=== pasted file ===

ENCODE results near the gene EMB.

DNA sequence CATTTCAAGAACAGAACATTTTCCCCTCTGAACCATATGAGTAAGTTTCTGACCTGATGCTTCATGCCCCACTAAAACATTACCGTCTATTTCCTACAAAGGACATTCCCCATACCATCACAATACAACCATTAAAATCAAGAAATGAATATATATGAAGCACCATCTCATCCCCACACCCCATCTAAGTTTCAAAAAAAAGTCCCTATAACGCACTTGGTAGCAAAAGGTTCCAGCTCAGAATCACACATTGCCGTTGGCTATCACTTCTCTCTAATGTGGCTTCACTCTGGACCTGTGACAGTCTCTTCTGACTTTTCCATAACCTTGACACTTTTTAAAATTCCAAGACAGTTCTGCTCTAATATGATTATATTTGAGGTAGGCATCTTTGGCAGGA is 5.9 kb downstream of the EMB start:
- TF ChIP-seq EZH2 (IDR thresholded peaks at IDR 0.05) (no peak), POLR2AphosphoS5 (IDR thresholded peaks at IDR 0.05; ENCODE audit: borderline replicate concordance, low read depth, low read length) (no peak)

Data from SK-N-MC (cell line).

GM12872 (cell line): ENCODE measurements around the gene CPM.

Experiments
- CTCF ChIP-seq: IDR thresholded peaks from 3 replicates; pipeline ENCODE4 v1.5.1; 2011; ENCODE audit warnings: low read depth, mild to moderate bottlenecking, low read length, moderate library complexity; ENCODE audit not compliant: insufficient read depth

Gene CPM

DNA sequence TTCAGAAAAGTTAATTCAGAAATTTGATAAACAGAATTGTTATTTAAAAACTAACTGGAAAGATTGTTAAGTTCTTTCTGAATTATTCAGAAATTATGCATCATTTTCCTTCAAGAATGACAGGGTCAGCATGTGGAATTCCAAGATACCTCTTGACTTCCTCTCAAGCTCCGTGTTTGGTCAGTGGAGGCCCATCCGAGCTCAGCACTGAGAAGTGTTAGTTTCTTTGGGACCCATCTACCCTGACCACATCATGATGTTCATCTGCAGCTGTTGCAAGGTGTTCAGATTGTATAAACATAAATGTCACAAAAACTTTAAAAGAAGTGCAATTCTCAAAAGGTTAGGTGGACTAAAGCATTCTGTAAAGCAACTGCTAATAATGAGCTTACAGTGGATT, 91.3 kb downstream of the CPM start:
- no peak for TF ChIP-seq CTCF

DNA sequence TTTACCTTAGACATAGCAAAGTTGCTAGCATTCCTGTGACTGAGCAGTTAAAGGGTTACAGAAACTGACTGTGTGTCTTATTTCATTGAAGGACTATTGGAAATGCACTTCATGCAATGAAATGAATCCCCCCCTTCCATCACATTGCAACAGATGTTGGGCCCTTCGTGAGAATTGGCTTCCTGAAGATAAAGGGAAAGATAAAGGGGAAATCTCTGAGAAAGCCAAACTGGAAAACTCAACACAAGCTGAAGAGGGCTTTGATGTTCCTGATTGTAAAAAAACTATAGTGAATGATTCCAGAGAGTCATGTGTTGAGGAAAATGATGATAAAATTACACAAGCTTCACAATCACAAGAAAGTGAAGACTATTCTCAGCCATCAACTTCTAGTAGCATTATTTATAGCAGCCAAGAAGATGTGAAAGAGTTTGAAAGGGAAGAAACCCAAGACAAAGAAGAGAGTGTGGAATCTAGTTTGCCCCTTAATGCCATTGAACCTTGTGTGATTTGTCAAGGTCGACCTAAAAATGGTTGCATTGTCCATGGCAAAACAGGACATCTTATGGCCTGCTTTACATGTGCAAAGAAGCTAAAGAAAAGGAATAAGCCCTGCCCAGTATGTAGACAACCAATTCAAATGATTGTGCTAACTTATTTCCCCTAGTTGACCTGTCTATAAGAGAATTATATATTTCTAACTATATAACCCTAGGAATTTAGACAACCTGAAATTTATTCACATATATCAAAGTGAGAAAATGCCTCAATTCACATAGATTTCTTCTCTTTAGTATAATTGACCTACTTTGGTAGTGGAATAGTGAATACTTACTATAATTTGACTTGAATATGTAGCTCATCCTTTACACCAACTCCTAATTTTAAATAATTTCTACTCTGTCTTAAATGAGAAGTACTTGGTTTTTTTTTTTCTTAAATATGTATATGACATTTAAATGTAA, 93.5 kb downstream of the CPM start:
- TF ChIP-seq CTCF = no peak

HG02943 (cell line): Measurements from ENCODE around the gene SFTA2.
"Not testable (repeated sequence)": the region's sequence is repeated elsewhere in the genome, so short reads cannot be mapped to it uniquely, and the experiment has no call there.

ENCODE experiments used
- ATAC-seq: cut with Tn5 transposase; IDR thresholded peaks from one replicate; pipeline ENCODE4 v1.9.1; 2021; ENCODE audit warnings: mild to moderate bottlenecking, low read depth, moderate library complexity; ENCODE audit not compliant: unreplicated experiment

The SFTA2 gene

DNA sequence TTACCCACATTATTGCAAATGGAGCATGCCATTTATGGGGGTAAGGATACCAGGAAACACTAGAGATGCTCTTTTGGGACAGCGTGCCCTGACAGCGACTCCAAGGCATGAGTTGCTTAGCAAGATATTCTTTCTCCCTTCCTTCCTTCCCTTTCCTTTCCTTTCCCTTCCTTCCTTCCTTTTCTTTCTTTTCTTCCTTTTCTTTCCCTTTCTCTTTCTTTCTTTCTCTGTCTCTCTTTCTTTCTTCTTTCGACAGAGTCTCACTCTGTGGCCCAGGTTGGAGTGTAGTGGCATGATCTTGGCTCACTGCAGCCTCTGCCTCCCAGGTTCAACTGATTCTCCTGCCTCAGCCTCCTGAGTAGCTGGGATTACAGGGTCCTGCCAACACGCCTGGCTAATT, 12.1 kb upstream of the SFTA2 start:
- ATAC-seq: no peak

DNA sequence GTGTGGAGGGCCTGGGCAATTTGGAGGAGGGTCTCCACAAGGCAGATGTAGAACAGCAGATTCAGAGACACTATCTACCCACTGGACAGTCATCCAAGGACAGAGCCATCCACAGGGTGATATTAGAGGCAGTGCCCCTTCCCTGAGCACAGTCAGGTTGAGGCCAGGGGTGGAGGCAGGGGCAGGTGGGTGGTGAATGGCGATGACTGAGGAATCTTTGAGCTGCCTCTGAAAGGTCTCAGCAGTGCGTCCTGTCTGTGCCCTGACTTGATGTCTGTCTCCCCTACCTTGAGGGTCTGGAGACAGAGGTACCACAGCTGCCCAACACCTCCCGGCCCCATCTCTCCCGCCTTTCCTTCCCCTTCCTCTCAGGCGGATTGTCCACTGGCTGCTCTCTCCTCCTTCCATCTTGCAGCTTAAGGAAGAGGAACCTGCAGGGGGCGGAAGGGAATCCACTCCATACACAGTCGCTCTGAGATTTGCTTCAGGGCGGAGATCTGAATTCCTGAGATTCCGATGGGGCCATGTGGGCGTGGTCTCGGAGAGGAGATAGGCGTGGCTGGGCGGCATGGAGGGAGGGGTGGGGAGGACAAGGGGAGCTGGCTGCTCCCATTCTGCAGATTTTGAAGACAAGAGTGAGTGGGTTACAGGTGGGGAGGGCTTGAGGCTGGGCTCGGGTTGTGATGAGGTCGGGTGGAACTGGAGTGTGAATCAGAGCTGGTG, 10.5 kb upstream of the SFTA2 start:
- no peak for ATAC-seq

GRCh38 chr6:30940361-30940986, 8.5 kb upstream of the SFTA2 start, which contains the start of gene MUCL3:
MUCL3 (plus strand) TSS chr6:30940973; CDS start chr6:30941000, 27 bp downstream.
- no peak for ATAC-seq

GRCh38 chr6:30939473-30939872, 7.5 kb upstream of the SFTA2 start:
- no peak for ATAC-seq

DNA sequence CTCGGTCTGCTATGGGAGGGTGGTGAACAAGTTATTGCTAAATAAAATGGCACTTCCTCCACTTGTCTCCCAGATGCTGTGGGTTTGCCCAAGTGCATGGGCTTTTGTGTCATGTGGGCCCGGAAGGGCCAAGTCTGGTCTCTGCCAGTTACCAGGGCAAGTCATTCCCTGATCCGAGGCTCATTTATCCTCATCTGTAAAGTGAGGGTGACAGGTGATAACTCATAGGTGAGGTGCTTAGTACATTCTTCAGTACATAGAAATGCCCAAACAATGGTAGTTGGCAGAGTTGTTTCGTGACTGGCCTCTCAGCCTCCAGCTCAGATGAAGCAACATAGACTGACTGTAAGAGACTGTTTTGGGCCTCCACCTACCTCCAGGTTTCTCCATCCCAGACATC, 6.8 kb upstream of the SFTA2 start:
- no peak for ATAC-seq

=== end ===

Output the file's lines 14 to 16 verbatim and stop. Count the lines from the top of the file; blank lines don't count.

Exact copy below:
"Not testable (repeated sequence)": the region's sequence is repeated elsewhere in the genome, so short reads cannot be mapped to it uniquely, and the experiment has no call there.

ENCODE experiments used
- ATAC-seq: cut with Tn5 transposase; IDR thresholded peaks from one replicate; pipeline ENCODE4 v1.9.1; 2021; ENCODE audit warnings: mild to moderate bottlenecking, low read depth, moderate library complexity; ENCODE audit not compliant: unreplicated experiment